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Economy and Finance

Economic forecast for Ireland

The latest macroeconomic forecast for Ireland. 

GDP is expected to grow by 7.9% in 2022, then to moderate to 3.2% in 2023 and 3.1% in 2024 on the back of lower purchasing power and uncertainty weighing on investment. Net exports, particularly of multinational corporations, are expected to remain resilient and be the main driver of growth. Inflation is expected to peak at 8.3% this year and to remain high at 6.0% in 2023 before moderating to 2.8% in 2024. The fiscal outlook is benign, with the budget balance posting surpluses throughout the forecast years.Real GDP in Ireland grew by 10.8% q-o-q in the first quarter of 2022, a big rebound after a marked fall in the last quarter of 2021.

Last update (forecast)

GDP growth (%, yoy)13,67,93,23,1
Inflation (%, yoy)2,48,36,02,8
Unemployment (%)6,24,44,85,0
General government balance (% of GDP)-1,70,20,81,2
Gross public debt (% of GDP)55,444,741,239,3
Current account balance (% of GDP)14,218,118,217,8

Still favourable developments despite global headwinds

Ireland’s real GDP grew robustly in the first half of 2022 by 10.9% year on year, driven by private consumption, investment, and strong net exports. However, sharply higher inflation is squeezing households’ real income and weighing on consumer sentiment, as already shown by lower retail sales over the summer. Manufacturing in Ireland held up well but business sentiment has been moderating since summer. 
On the back of rising energy bills and cost-of-living, private consumption is expected to fall over the coming quarters. The large savings accumulated during the acute phase of the pandemic will cushion the impact of higher prices. Irish households continue to engage in considerable saving activity, partly for precautionary reasons. Generally, the financial situation of Irish households remains solid, with the unemployment rate at historic lows and wages rising, albeit more slowly than inflation.

Investment activity is projected to be strong in 2022. In the first half of the year, total investment grew by 22.5% year on year. Building and construction activity beat expectations and increased by 18% year on year. Investment growth is set to moderate in 2023 and 2024 due to rising borrowing costs and high uncertainty.
Exports, notably of multinational corporations producing medical devices, pharmaceuticals and those providing information and communication services, remain the driving force behind Ireland’s very strong economic growth. These sectors are generally expected to remain resilient and supply difficulties have reportedly diminished.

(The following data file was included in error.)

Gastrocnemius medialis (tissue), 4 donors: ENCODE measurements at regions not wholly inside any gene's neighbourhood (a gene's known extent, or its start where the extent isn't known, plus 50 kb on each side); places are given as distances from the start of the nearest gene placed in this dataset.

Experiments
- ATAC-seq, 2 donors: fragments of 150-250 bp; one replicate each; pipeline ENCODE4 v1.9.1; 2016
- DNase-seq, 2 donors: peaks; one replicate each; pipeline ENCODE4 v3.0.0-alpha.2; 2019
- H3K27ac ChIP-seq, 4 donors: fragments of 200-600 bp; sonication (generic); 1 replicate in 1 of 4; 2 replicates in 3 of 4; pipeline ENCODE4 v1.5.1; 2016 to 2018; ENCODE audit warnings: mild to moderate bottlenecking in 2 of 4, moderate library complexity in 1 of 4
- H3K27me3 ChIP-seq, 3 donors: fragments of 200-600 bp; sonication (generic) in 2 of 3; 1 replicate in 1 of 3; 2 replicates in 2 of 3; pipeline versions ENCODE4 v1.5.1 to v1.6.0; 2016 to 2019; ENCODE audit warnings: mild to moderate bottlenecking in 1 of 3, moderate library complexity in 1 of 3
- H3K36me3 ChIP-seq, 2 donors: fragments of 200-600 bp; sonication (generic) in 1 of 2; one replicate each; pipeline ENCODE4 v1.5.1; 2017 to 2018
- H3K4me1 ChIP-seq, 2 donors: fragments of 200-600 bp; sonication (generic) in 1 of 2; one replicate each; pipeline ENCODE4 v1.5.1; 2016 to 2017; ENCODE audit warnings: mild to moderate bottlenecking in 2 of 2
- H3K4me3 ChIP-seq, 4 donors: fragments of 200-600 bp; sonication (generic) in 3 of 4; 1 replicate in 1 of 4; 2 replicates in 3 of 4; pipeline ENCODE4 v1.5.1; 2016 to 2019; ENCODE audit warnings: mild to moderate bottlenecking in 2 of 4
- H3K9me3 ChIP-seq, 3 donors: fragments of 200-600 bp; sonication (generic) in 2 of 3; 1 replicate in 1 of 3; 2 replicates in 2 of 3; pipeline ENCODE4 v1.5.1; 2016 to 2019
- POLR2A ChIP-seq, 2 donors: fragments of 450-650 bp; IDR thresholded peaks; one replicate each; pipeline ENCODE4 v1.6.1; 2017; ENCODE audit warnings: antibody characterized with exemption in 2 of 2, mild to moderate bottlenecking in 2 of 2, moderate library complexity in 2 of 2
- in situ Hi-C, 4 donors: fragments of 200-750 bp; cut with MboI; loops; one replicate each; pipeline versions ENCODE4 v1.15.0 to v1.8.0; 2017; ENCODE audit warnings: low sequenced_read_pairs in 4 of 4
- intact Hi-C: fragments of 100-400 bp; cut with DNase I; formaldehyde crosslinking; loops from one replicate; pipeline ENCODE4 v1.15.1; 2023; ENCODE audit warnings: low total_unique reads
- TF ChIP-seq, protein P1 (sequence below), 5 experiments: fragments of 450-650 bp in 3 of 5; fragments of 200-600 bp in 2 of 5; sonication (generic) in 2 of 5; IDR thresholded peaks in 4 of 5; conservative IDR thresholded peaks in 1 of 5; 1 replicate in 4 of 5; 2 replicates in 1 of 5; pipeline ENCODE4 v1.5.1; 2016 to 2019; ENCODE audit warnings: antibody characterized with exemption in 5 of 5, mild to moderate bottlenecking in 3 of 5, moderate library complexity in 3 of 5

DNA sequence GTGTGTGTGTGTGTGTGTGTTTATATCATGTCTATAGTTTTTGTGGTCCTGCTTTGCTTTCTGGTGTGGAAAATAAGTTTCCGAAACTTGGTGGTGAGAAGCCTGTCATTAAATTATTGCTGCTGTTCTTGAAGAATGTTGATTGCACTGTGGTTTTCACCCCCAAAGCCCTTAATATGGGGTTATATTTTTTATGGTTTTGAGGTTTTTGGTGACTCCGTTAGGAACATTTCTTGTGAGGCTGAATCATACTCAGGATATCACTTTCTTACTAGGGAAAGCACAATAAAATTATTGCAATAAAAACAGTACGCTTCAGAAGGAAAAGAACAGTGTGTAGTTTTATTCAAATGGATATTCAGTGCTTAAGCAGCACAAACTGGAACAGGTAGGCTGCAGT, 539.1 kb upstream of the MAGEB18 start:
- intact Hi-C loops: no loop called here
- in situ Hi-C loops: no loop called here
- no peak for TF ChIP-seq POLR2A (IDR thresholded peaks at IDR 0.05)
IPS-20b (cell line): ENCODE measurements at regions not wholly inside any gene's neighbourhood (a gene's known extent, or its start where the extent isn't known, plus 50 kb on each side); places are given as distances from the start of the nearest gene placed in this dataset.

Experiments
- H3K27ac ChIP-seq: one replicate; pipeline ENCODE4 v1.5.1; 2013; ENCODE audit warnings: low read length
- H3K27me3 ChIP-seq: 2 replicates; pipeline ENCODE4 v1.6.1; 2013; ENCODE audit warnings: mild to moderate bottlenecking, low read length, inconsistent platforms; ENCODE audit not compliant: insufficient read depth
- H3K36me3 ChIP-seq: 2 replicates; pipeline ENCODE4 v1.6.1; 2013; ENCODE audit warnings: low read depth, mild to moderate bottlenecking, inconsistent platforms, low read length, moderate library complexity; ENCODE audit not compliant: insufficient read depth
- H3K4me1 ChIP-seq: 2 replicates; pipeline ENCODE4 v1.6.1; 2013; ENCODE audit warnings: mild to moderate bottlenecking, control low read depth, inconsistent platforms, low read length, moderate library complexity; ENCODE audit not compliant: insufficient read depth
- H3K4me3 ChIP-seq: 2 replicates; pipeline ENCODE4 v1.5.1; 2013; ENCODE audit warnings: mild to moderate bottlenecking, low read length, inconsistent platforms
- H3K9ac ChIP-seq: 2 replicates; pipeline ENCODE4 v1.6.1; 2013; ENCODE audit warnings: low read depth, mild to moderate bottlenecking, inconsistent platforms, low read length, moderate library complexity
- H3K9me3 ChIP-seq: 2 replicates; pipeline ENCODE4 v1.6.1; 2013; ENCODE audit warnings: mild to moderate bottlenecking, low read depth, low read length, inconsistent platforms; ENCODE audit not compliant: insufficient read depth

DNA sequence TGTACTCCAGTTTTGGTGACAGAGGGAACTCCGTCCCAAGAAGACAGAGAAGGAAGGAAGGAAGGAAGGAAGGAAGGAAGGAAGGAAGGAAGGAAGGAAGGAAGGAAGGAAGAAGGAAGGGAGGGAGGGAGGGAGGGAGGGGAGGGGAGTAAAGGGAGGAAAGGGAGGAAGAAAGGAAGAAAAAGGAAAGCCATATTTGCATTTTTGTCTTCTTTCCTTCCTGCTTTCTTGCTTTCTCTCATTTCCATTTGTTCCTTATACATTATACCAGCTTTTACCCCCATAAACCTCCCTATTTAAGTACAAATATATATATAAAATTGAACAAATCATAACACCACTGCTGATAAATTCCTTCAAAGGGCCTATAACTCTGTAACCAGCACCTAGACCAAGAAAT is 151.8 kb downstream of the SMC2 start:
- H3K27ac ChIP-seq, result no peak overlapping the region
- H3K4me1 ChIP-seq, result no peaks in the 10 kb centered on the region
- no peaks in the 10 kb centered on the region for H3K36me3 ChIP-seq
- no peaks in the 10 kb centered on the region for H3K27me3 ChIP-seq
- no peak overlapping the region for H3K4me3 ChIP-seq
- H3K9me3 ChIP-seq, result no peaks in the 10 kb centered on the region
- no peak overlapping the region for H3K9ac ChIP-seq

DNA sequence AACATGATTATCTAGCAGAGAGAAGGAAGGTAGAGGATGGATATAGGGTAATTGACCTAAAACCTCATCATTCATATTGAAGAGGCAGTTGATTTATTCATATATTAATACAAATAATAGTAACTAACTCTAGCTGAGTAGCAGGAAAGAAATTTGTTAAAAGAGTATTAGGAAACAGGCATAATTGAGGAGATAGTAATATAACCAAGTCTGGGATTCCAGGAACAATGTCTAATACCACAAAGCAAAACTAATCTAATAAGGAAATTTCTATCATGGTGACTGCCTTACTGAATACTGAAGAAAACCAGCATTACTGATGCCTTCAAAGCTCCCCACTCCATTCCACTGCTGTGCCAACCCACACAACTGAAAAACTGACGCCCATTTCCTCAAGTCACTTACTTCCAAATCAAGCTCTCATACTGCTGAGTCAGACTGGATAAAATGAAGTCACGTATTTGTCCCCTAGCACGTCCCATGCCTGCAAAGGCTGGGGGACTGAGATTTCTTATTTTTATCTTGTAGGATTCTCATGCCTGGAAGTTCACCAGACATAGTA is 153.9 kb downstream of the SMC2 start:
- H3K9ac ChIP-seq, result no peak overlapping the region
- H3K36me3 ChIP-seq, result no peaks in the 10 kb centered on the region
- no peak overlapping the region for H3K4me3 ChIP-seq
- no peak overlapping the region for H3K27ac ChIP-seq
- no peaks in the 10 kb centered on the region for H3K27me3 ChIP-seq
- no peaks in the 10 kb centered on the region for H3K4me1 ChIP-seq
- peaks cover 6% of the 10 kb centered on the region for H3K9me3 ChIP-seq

GDP is expected to grow by 7.9% in 2022, then to moderate to 3.2% in 2023 and 3.1% in 2024 on the back of lower purchasing power and uncertainty weighing on investment. Modified domestic demand, which better reflects underlying domestic economic activity, is expected to expand by 8.6% in 2022, 2.0% in 2023 and 3.4% in 2024.

Employment at record high

The labour market is tight. By the second quarter of 2022, 2.55 million people were in work, the highest number on record. The unemployment rate stood at 4.3% in September. Participation rates, particularly of women, have substantially risen due to more flexible working arrangements, and youth activity also increased. Skill and labour shortages are widespread. Inward migration has picked up, with non Irish nationals, including Ukrainians, contributing materially to the expanding labour force and alleviating some labour shortages. Employment is expected to keep increasing but at a moderating pace, in line with the projected slowdown in economic activity.

High inflation set to persist

HICP inflation remained elevated throughout the summer and stood at 8.6% in September. The energy component is the main driver, though all other main categories show price increases of 5% or more compared to the previous year, with food prices accelerating notably over the last months. Inflation is projected to peak in the last quarter of 2022 before slowly declining in 2023 and 2024 as energy inflation base effects taper off. Wage pressures are expected to intensify in the coming months, fuelling core inflation. Inflation is forecast to reach 8.3% in 2022, 6.0% in 2023 and 2.8% in 2024.
Ireland’s high concentration of exports in a few fields and companies may continue to cause volatility in the country’s economic growth figures.

Projected budgetary surplus in 2023 amid downside fiscal risks

Ireland’s general government budget balance is projected to turn to a small surplus of 0.2% of GDP in 2022 from a deficit of 1.7% in 2021. Revenue growth in 2022 is projected to be strong, amid continued strong corporate earnings growth and high wage increases, both fuelling tax revenues. This forecast assumes that the measures to mitigate the impact of high energy prices on household energy bills – amounting to 0.3% of GDP in 2022 – will end by February 2023, limiting government expenditure growth.

In 2023 and 2024, government budget surpluses are forecast to increase to 0.8% and 1.2% of GDP, respectively, amid a resilient labour market. Further notable policy measures with a bearing on the budget balance are the end of the energy related temporary welfare measures introduced in the 2023 budget (0.2% of GDP) and a provision of a contingency in 2023 for people fleeing the war in Ukraine. 
The general government debt-to-GDP ratio is projected to decrease from 55.4% in 2021 to 44.7% in 2022, and further to 41.2% in 2023 and 39.3% in 2024, in spite of transfers of 2 and 4 billion EUR to the National Reserve Fund in 2022 and 2023, respectively.

Risks to the fiscal outlook are tilted to the downside. The current very high intake of corporate taxes may be temporary and thus also entails downward risks for Irish public finances.